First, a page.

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Some Strategies in the Fight for Peace

This entry is part 34 of 42 in the series Christian Theology of Public Policy Course

This essay continues the Christian Theology and Public Policy Course by John Cobin, author of the books Bible and Government and Christian Theology of Public Policy.

Considering the spiritual battle raging between God and Satan, it should come as little surprise that the spread of God’s kingdom often does not occur peaceably. Paradoxically, the Lord is both the “God of peace” and the God who assails the kingdom of Satan: “And the God of peace will crush Satan under your feet shortly” (Romans 16:20), implying that His judgment will come upon Satan’s kingdom in both the spiritual and temporal realms. The Christian’s civic duty should be similarly directed. Jesus is called the Prince of Peace (Isaiah 9:6) and yet He tells us: “Do not think that I came to bring peace on earth. I did not come to bring peace but a sword” (Matthew 10:34). The reason is simply that even though a battle rages in the spiritual world between principalities and powers (2 Corinthians 10:4-6, Revelation 12:7; Jude 1:9; Daniel 10:13), this battle spills over into time and space, being manifested principally through conflicts between Christians and false religion or the state. However, God’s kingdom has invaded the world, casting out Satan’s kingdom and disrupting the false “peace” that Satan gives (Luke 11:21).

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The Christian Fight for Peace

This entry is part 33 of 42 in the series Christian Theology of Public Policy Course

This essay continues the Christian Theology and Public Policy Course by John Cobin, author of the books Bible and Government and Christian Theology of Public Policy.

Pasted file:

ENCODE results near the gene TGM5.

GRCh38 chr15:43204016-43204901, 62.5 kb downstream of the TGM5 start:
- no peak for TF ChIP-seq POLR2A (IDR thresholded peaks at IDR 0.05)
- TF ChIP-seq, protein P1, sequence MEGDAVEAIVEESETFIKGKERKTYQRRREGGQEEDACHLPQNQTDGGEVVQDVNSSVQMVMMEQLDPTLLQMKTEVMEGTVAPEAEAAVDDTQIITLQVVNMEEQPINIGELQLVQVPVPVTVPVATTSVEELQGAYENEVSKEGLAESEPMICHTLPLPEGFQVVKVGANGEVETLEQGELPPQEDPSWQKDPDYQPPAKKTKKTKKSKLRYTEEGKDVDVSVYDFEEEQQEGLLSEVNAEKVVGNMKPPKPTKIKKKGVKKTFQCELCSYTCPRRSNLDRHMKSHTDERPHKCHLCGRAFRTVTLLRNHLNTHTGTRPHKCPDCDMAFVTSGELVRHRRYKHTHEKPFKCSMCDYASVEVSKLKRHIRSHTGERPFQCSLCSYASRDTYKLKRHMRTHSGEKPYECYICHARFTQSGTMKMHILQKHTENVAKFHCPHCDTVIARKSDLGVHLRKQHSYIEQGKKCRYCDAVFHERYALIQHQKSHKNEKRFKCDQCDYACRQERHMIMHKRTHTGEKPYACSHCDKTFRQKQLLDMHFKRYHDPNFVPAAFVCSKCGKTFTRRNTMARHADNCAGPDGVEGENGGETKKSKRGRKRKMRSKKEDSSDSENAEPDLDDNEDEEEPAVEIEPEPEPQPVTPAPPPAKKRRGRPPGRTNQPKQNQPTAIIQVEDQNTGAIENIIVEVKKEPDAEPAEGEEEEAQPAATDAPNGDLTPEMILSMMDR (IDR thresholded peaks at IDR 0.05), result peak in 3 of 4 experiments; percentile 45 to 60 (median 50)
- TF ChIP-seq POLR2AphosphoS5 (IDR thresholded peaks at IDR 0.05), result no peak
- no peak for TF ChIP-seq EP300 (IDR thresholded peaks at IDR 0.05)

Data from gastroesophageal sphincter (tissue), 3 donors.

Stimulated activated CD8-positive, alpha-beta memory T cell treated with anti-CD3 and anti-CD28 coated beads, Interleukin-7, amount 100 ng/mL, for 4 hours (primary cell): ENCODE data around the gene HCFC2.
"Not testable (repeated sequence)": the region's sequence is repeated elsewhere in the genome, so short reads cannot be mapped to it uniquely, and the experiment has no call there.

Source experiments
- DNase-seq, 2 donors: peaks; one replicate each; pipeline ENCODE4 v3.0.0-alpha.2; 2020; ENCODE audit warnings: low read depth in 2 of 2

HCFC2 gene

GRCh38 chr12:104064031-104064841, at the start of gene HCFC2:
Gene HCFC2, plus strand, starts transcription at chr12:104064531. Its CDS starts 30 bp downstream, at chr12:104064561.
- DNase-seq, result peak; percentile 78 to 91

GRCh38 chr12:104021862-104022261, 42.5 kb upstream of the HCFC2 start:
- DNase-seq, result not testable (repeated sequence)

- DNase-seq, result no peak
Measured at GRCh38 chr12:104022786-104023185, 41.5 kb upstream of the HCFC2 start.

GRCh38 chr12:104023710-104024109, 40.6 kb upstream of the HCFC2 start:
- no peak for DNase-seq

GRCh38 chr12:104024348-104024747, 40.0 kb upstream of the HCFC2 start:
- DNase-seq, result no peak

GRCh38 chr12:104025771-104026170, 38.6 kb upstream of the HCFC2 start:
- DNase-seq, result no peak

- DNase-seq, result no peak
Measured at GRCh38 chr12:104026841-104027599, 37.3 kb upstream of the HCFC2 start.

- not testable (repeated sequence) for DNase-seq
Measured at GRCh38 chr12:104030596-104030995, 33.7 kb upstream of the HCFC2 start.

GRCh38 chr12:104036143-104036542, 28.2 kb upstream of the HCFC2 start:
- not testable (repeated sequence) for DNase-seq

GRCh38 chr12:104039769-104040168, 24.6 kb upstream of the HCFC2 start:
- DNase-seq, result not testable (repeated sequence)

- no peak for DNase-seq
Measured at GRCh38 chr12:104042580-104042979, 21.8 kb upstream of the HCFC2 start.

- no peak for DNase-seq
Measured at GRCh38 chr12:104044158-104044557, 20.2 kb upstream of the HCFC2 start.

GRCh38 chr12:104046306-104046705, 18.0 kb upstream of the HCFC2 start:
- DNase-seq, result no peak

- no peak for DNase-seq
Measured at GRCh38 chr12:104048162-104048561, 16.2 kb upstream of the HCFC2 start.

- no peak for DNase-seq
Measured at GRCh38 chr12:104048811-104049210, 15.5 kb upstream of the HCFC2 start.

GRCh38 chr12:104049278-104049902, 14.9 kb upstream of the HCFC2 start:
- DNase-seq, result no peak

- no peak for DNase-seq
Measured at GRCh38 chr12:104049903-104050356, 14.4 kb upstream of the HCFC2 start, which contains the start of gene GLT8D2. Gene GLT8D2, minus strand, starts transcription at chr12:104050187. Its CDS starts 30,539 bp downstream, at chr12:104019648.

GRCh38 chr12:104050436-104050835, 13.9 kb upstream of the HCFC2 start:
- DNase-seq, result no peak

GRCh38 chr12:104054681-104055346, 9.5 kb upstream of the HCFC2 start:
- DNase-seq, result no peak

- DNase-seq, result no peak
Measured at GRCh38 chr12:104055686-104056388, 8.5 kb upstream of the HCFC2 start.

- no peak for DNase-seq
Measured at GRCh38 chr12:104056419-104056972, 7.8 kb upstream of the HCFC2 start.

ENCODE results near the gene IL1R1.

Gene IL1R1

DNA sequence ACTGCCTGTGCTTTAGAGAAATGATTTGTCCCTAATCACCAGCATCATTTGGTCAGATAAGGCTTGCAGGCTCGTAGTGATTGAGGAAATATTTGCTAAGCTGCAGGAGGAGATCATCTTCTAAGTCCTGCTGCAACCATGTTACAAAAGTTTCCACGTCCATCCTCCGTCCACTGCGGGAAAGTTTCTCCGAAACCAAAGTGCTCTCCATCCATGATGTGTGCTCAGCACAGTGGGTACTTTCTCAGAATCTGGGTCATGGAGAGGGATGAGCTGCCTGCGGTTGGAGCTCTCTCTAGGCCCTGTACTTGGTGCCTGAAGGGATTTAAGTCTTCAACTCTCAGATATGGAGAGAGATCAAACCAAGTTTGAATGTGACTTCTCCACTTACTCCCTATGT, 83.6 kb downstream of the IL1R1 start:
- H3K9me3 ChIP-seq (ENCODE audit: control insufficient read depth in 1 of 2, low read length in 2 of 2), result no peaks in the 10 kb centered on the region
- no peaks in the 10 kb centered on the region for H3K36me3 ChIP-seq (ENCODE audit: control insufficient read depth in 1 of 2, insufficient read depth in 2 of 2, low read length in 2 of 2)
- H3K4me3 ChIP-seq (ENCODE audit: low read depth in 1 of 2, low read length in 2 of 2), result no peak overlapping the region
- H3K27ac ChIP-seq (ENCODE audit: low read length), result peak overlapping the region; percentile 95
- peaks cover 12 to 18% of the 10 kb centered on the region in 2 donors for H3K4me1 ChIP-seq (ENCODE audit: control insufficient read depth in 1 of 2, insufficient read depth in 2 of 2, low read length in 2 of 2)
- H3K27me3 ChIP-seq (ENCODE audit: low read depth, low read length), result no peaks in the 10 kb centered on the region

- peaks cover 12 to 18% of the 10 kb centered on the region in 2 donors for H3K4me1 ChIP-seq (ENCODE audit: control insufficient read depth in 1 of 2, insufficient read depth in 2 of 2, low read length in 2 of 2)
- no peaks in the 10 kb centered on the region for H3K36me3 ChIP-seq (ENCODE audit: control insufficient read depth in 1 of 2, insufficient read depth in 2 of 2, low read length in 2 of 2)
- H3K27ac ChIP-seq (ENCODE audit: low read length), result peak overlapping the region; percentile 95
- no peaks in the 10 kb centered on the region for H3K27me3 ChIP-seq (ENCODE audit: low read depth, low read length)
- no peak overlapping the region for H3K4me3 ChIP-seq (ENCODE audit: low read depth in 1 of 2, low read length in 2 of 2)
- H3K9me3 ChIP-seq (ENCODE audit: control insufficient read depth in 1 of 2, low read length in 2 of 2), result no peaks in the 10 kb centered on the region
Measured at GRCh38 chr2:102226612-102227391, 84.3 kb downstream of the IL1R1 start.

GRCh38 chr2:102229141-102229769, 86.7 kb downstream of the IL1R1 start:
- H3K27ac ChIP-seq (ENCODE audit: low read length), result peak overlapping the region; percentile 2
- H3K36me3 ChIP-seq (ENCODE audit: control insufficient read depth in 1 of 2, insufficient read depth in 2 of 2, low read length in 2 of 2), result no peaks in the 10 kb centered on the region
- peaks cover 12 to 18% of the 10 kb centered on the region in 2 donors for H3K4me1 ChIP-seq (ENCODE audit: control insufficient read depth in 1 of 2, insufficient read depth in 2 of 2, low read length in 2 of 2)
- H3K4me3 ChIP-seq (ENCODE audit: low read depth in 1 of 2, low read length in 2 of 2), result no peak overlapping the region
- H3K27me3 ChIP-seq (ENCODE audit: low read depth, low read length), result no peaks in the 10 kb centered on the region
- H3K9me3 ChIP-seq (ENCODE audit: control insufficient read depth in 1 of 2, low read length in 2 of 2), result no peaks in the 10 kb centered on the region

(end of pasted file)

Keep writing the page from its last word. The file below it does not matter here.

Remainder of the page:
Some things are worth fighting for and at times struggling for peace forms a part of our civic duty.

Christians may justly fight, when prudent, either by rhetoric and diplomacy or by political power and arms—especially when their purpose is to quell the evil intrusions of the interventionist state. In order to establish sanctuary in a fallen world, Christians may thus forcibly oppose tyrants or other criminals who attempt to undermine fundamental rights through destroying life and property.

In chapters 7–9 of A Christian Manifesto (1982), Dr. Francis A. Schaeffer argues that there is a point at which a Christian must take up arms against the state. He maintains that resisting tyrants is ultimately part of a Christian’s civic duty. Following the feisty preacher John Knox and Samuel Rutherford in Lex Rex, Schaeffer says that prior to violent action, a Christian must take certain steps as his civic duty: (a) petition elected officials, (b) utilize the courts to establish precedent that favor Christian values, and (c) flee when persecuted (if possible). He notes that the actions of the American Founders were justified because they followed this prescription, having petitioned the Crown and finding nowhere to flee (or perhaps having no need to flee given that the Crown was already so remote from them), observing that the Crown had lost its legitimacy when it became a lawbreaker. Thus, not doing one’s civic duty by forcefully resisting the King would have been sin. For a Christian to do nothing in the face of collectivist or interventionist tyranny is to permit injustice and violence in society—clearly a sinful action for those who are commanded to “pursue peace” (2 Timothy 2:22; Hebrews 12:14; 1 Peter 3:11). (1)

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Give Me Liberty

Continuing in our series of posts leading up to the inauguration of the 44th President of the United States of America, Barack Obama, it seems appropriate to hearken back to the words of a very wise American hero, who, like…

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